Friday, March 14, 2014

Teranet HPI - February 2014


In February the Teranet-National Bank National Composite House Price Index™ was up 0.3% from January. For the second month in a row, prices for Canada as a whole rose to an all-time high, though new records were set in only two of the 11 metropolitan markets surveyed - Vancouver (for a fourth straight month) and Calgary (for the first time since September 2007). Since in February 2013 the index was down 0.2% from the month before, the increase of February 2014 resulted in an acceleration of 12 month home price inflation to 5.0% from 4.5%. The gain from a year earlier was well above the cross-country average in two of the 11 markets, Calgary (9.6%) and Vancouver (7.7%). It was slightly above the average in Toronto (6.1%) and Edmonton (5.3%), equal to the average in Hamilton (5.0%) and below it in Winnipeg (3.5%) and Montreal (1.9%). In Halifax (−4.7%) and Ottawa-Gatineau (−0.6%), prices were down from a year earlier for a second consecutive month. In Victoria (−3.4%), home prices have been down from a year earlier for 12 months now. Quebec City posted its first 12 month deflation in 15 years (−2.0%). It is the first time since October 2009 that there is price deflation in at leat four of the regions covered.

Teranet – National Bank National Composite House Price Index™

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In February the east-west dichotomy became more pronounced than ever. Home prices were up from the month before in all five markets of Western Canada - Calgary (1.1%), Vancouver and Victoria (0.9%), Edmonton (0.6%) and Winnipeg (0.5%). The rise in Victoria ended a run of four consecutive monthly declines. For Vancouver it was the 10th consecutive monthly increase. In the six markets of central and eastern Canada, the only monthly rise was in Montreal (0.7%), the second advance after six months of flat or declining prices. Prices were down 0.1% in Toronto, making February the fourth month without a gain in the last six. For Ottawa-Gatineau (−0.8%) it was the sixth decline in a row, for Quebec City (−1.7%) the sixth in seven months. For Halifax (−1.7%) it was the third decline in a row.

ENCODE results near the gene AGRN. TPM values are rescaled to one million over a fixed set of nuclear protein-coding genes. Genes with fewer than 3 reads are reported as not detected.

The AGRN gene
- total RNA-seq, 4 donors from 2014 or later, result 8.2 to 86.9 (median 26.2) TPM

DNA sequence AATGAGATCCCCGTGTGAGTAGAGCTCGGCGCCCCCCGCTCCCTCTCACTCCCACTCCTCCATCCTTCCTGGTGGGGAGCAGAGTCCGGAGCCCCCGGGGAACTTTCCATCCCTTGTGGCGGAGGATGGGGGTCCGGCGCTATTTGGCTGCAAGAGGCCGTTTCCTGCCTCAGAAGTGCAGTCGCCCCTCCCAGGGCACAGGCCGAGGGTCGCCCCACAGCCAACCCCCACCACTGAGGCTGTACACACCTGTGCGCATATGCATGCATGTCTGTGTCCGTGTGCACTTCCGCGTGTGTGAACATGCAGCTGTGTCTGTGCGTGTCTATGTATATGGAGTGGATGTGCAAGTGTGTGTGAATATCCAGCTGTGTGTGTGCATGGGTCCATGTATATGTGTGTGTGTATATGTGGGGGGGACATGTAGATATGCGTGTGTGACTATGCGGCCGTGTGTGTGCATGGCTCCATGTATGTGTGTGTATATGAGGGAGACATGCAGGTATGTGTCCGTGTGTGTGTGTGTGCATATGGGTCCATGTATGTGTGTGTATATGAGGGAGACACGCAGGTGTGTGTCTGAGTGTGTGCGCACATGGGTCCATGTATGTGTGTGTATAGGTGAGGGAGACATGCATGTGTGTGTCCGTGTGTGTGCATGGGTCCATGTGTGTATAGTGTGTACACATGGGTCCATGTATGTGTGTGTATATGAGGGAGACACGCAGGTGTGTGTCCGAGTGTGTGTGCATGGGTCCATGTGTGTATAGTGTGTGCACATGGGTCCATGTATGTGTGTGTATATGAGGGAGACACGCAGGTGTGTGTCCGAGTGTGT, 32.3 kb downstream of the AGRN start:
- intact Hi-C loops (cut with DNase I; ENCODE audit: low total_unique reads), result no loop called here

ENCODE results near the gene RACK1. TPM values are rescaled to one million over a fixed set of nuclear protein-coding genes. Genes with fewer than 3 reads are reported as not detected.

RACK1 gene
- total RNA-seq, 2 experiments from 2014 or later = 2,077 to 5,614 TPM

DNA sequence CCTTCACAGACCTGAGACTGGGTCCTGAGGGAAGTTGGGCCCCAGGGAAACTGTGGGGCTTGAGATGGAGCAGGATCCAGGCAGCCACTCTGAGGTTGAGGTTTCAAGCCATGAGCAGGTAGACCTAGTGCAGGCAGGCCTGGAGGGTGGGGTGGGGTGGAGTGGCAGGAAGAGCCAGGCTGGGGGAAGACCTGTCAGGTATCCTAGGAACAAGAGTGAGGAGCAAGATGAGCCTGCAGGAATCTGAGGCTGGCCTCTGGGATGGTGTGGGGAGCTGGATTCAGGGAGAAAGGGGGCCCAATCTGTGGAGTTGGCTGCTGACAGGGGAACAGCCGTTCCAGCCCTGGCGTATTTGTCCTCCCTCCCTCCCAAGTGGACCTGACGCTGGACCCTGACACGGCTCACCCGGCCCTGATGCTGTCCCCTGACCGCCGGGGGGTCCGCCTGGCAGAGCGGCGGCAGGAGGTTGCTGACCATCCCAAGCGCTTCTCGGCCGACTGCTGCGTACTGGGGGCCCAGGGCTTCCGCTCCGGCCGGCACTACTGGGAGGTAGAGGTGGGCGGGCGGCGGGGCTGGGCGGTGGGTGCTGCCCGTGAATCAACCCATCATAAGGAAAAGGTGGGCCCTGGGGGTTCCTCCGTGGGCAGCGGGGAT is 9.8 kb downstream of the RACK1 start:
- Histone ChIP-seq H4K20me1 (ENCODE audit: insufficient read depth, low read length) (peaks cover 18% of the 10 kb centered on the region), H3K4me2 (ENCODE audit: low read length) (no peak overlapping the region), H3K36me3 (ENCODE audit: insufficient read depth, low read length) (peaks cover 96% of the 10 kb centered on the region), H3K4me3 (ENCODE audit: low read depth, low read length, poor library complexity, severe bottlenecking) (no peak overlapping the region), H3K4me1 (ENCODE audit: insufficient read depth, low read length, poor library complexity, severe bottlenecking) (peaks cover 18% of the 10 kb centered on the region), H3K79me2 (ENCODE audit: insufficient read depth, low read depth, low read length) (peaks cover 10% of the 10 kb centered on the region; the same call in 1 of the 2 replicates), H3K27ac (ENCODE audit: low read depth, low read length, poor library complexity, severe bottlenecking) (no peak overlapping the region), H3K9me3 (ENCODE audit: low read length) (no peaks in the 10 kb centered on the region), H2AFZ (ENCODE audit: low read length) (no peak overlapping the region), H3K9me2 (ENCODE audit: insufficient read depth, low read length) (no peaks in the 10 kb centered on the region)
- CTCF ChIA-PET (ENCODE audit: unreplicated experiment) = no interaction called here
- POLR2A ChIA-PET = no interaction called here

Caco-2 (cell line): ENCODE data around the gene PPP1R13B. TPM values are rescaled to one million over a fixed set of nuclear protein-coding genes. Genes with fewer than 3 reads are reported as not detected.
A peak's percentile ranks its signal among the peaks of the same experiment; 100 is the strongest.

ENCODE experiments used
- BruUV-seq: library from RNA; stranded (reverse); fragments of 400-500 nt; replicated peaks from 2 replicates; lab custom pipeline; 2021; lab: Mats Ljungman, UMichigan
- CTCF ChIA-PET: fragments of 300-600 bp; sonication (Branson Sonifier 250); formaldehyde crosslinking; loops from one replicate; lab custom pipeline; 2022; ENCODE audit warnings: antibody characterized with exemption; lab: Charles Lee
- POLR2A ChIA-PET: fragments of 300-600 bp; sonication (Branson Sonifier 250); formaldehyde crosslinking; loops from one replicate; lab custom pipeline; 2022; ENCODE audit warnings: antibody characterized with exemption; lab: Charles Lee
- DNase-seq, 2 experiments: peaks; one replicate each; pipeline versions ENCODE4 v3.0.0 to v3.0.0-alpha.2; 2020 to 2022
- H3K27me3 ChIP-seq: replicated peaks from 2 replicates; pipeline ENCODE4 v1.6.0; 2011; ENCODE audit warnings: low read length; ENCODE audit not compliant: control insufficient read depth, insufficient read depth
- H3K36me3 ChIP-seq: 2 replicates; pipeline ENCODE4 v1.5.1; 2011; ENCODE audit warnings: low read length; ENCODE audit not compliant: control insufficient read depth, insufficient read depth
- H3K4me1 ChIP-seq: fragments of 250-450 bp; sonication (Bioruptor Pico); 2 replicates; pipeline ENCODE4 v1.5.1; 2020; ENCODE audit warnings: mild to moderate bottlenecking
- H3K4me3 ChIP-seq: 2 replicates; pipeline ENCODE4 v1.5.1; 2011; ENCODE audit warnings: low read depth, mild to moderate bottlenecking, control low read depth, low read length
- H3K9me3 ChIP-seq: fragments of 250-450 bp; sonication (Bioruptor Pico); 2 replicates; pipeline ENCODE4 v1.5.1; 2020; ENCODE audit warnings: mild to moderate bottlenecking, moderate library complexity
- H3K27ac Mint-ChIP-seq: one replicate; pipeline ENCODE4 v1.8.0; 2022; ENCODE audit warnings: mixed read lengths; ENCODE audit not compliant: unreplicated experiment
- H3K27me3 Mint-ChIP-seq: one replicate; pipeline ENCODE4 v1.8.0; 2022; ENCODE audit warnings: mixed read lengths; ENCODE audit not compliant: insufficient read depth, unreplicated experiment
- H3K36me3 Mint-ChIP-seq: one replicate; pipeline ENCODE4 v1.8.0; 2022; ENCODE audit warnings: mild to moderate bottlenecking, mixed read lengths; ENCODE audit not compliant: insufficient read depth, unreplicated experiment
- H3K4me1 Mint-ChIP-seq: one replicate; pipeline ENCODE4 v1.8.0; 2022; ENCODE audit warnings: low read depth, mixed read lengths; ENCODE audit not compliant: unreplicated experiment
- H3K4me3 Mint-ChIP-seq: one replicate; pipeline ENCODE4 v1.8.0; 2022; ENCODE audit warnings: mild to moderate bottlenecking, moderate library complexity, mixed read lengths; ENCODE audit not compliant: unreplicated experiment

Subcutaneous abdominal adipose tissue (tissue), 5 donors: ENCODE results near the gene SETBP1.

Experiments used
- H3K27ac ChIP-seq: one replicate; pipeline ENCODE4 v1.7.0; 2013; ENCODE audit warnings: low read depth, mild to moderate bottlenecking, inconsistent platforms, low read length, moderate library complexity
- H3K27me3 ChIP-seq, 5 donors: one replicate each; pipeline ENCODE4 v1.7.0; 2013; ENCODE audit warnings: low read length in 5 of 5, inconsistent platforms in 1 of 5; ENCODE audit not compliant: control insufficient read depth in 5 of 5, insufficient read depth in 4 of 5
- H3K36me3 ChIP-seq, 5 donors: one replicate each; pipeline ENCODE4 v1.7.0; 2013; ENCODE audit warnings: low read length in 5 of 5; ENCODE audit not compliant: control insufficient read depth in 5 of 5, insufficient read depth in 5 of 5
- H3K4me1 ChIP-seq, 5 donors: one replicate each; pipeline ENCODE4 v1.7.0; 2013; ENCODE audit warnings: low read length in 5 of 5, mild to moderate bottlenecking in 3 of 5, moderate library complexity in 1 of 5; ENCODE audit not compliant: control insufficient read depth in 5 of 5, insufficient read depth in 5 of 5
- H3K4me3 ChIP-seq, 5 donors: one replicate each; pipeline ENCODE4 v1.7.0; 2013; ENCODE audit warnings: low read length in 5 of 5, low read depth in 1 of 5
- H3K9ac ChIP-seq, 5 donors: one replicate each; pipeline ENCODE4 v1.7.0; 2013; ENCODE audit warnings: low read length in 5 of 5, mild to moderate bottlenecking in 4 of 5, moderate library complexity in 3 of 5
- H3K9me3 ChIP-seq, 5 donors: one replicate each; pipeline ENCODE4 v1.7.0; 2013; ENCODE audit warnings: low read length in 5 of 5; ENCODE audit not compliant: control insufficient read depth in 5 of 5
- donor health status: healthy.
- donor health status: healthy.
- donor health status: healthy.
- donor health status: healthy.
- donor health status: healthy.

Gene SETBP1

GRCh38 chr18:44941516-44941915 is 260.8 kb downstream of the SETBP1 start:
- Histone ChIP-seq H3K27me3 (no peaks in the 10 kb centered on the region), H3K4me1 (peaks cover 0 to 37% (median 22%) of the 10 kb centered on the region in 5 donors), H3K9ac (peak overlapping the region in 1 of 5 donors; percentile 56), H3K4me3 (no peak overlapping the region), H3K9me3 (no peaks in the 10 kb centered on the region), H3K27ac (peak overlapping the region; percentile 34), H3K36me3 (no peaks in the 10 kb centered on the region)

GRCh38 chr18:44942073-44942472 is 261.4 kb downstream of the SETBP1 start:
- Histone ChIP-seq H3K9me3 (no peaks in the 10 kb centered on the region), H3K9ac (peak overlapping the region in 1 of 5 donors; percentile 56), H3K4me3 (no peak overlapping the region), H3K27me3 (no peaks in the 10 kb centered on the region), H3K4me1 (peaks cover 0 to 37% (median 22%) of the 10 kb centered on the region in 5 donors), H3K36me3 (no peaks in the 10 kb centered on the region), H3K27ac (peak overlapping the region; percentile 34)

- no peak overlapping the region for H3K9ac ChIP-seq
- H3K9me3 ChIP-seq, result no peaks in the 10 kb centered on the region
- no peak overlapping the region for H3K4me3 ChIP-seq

Teranet – National Bank House Price Index™

The historical data of the Teranet – National Bank House Price Index™ is available at
Metropolitan areaIndex level
% change m/m% change y/y
Calgary174.341.1 %9.6 %
Edmonton173.180.6 %5.4 %
Halifax135.69-1.7 %-4.7 %
Hamilton145.97-0.5 %5.0 %
Montreal149.970.7 %1.9 %
Ottawa139.29-0.8 %-0.6 %
Quebec173.53-1.7 %-2.0 %
Toronto154.67-0.1 %6.1 %
Vancouver178.470.9 %7.7 %
Victoria134.700.9 %-3.4 %
Winnipeg194.840.5 %3.5 %
National Composite 6159.990.3 %5.6 %
National Composite 11160.410.3 %5.0 %
The Teranet–National Bank House Price Index™ is estimated by tracking observed or registered home prices over time using data collected from public land registries. All dwellings that have been sold at least twice are considered in the calculation of the index. This is known as the repeat sales method; a complete description of the method is given

The Teranet–National Bank House Price Index™ is an independently developed representation of average home price changes in six metropolitan areas: Ottawa, Toronto, Calgary, Vancouver, Montreal and Halifax. The national composite index is the weighted average of the six metropolitan areas. The weights are based on aggregate value of dwellings as retrieved from the 2006 Statistics Canada Census. According to that census1, the aggregate value of occupied dwellings in the metropolitan areas covered by the indices was $1.168 trillion, or 53% of the Canadian aggregate value of $2.207 trillion.

All indices have a base value of 100 in June 2005. For example, an index value of 130 means that home prices have increased 30% since June 2005.
Marc Pinsonneault
Senior Economist
Economy & Strategy Group
National Bank of Canada
Teranet - National Bank House Price Index™ thanks the author for their special collaboration on this report.

Monday, March 10, 2014

January 2014 Residential Construction Activity - Vancouver CMA

Below are CMHC starts, completions and under construction for Vancouver CMA to January 2014. Starts and completions are displayed as 12 month sums (included February preliminary housing starts):
Here is single detached under a microscope, including completed but unabsorbed units: